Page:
Mr. CLEAVER. Communities across the country are coming together, working with the EPA, State and local agencies, and taking steps to access, restore, and benefit from their urban waters and the surrounding lands. My Missouri 5 District, a large section of which is Kansas City, is one such community. The EPA regional staff are working with Kansas City and local citizen groups to monitor water supply and plan and conduct improvements to the Blue River watershed and Brush Creek.
Covering 270 square miles, the Blue River compromises the largest watershed in the greater Kansas City metropolitan area. Its drainage is divided between the States of Kansas and Missouri and flows through three counties, 12 cities, and 10 school districts. Brush Creek is the most visible tributary to the Blue River and runs completely through an area that we are trying to rebuild called the Green Impact Zone. The EPA is monitoring water quality along the watershed and assisting in local efforts
to conduct large-scale watershed planning for Brush Creek and the Blue River.
Whether as a part of a cleanup leading to waterfront development or putting monitoring in place to ensure safe drinking water with the EPA's help, community groups across the country have taken the initiative, engaging volunteers, community organizations, and local and State government to make their waters safe for many uses.
This amendment provides $3 million for urban waters within the EPA's Environmental Programs and Management account, though it is by no means the maximum amount of funds that this program could utilize. It will ensure that this vital, community-driven initiative can continue, and I ask for the approval of this amendment.
I yield back the balance of my time.
Mr. SIMPSON. Mr. Chairman, I rise in opposition to this amendment.
The amendment would take $3 million from the BLM Management of Lands and Resources and transfer it to the EPA's Urban Waters Initiative. The BLM Management of Lands and Resources account has already been cut by $43.5 million below the FY11 and $15.5 million below the President's budget request. This account funds the management of the BLM's more than 245 million surface acres and 700 million subsurface acres. Further cuts to this account would not be appropriate.
We eliminated funding for the EPA's new Urban Waters Initiative because it [Page: H5448]
was duplicative funding. Regardless of whether a water body is in an urban or a rural area, EPA and States should be addressing the most impaired waters first, and there are a number of well-established programs that handle that. There is no need for a separate, duplicative initiative in order to protect our urban waters; it only results in duplicative spending.
I urge my colleagues to vote ``no'' on this amendment.
I yield back the balance of my time.
Mr. MORAN. Mr. Chairman, I support the distinguished gentleman from Missouri. Mr. Cleaver's amendment would add a modest $3 million to the Environmental Protection Agency for the Urban Waters Initiative, which the subcommittee refused to fund.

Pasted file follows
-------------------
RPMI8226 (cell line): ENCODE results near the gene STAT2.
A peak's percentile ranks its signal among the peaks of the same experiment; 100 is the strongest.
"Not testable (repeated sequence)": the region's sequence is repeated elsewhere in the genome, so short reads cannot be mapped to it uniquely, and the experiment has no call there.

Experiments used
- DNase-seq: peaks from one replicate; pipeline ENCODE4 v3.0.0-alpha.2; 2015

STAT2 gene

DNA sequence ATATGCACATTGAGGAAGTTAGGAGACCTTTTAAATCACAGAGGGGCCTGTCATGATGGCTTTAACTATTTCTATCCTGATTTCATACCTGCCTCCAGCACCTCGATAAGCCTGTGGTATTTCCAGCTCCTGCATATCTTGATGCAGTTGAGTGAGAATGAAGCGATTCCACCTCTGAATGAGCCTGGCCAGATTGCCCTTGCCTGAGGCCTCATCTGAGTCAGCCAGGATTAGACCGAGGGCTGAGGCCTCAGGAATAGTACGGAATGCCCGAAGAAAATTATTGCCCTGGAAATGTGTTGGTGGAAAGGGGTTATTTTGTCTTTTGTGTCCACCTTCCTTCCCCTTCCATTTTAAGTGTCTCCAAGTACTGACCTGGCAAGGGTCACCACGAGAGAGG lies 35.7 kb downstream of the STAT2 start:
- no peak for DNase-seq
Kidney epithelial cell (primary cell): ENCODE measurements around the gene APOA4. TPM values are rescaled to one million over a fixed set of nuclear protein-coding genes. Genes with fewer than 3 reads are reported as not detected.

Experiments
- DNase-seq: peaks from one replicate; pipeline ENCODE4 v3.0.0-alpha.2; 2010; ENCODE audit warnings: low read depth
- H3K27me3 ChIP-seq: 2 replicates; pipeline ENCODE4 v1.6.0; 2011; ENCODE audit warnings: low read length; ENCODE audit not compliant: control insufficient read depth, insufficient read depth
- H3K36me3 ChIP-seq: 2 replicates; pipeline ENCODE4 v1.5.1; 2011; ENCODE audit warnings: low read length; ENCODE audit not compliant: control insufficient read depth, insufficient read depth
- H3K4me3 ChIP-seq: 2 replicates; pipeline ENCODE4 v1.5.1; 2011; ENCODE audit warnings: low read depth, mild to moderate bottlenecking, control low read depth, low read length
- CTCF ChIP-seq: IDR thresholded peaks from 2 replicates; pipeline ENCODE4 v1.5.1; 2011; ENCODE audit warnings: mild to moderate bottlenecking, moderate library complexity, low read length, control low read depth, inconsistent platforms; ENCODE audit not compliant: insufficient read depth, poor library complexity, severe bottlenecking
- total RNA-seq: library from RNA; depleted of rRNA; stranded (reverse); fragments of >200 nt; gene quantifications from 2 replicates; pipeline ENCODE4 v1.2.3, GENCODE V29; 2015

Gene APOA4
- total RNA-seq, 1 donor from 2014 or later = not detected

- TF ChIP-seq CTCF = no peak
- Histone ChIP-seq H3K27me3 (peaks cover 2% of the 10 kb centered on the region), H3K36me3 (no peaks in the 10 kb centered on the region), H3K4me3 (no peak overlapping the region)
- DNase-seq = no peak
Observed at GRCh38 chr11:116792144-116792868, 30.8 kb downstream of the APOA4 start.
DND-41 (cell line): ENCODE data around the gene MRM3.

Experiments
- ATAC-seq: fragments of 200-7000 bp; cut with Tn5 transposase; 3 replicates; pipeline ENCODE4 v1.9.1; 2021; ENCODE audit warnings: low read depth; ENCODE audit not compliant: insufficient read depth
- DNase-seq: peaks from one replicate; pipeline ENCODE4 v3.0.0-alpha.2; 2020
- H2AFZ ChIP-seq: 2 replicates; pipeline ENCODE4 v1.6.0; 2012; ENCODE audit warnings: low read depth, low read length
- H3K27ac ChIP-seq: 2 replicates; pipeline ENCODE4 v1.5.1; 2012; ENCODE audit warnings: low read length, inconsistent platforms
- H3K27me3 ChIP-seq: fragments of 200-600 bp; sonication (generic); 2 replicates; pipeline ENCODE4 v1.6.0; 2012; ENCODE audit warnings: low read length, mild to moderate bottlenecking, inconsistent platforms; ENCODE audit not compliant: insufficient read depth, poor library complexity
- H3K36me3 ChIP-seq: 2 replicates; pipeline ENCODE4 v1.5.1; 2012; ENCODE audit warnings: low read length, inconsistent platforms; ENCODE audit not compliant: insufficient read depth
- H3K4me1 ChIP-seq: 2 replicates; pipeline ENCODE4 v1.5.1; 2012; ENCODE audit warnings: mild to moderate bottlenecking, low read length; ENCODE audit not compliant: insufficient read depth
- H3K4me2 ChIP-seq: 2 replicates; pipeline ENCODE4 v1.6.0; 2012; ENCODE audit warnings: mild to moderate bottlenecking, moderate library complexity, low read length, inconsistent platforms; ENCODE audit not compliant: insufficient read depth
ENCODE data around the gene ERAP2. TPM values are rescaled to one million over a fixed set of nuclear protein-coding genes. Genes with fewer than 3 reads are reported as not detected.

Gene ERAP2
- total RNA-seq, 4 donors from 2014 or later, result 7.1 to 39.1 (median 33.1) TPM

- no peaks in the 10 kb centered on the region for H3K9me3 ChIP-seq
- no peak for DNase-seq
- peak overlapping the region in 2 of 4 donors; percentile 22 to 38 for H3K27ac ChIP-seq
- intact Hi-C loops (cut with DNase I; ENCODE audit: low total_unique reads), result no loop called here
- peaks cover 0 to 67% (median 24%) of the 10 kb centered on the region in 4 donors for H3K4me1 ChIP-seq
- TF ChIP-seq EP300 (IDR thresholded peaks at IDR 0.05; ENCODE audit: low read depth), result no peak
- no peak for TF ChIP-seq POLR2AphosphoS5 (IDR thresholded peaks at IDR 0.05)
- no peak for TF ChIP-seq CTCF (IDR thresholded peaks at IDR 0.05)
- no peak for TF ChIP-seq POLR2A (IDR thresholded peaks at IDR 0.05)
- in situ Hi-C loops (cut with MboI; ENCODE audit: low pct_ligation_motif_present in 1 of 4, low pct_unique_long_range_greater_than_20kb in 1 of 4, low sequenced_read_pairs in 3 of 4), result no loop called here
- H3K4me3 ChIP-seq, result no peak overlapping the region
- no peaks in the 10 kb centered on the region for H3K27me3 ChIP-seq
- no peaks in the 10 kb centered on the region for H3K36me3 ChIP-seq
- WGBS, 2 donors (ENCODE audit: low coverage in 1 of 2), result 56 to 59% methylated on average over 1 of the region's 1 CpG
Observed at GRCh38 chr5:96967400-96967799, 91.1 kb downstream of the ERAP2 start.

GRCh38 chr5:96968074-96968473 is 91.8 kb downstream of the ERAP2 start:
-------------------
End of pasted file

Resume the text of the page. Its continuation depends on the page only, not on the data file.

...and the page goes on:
EPA and the Department of the Interior announced the first pilot demonstrations of this program last month. They included Baltimore's Patapsco watershed, the Anacostia watershed in the District of Columbia and Maryland, the Bronx and Harlem River watersheds in New York, the South Platte River in Denver, the Los Angeles River watershed, the Lake Pontchartrain area in New Orleans, and the northwest Indiana area, all areas in drastic need of attention.
The subcommittee report chides EPA for reprioritizing funds to begin the program in fiscal year 2011 without the express approval of the committee. But my friends on the other side should know that when you fund the government under a continuing resolution, the agency has more flexibility. If we don't want EPA or any other agency to decide how to prioritize funding, then we should pass real bills. And, frankly, they did exactly the right thing in moving forward with this Urban Waters Initiative--that's
where the need is.
Furthermore, denying funds to urban watersheds--where a majority of our population lives--because of a dislike for all things EPA does is simply unfair to these urban communities.
On a bipartisan basis, we have worked together to provide needed funding for rural water programs. We agree that should be a priority, but we should also show the same level of commitment for the Urban Waters Initiative.
This program will also capitalize on work being done through EPA's broader geographic programs, such as Chesapeake Bay and Lake Pontchartrain. These are two very critical water bodies that are endangered. I don't think I need to get into the extent of the endangerment for Chesapeake Bay and certainly not Lake Pontchartrain. Imagine, just think back to what happened in New Orleans just a few years ago. This offset is from the management account of the Bureau of Land Management, which is adequately
funded in the bill.
So I really do support this amendment, and I would urge all of my colleagues to do the same.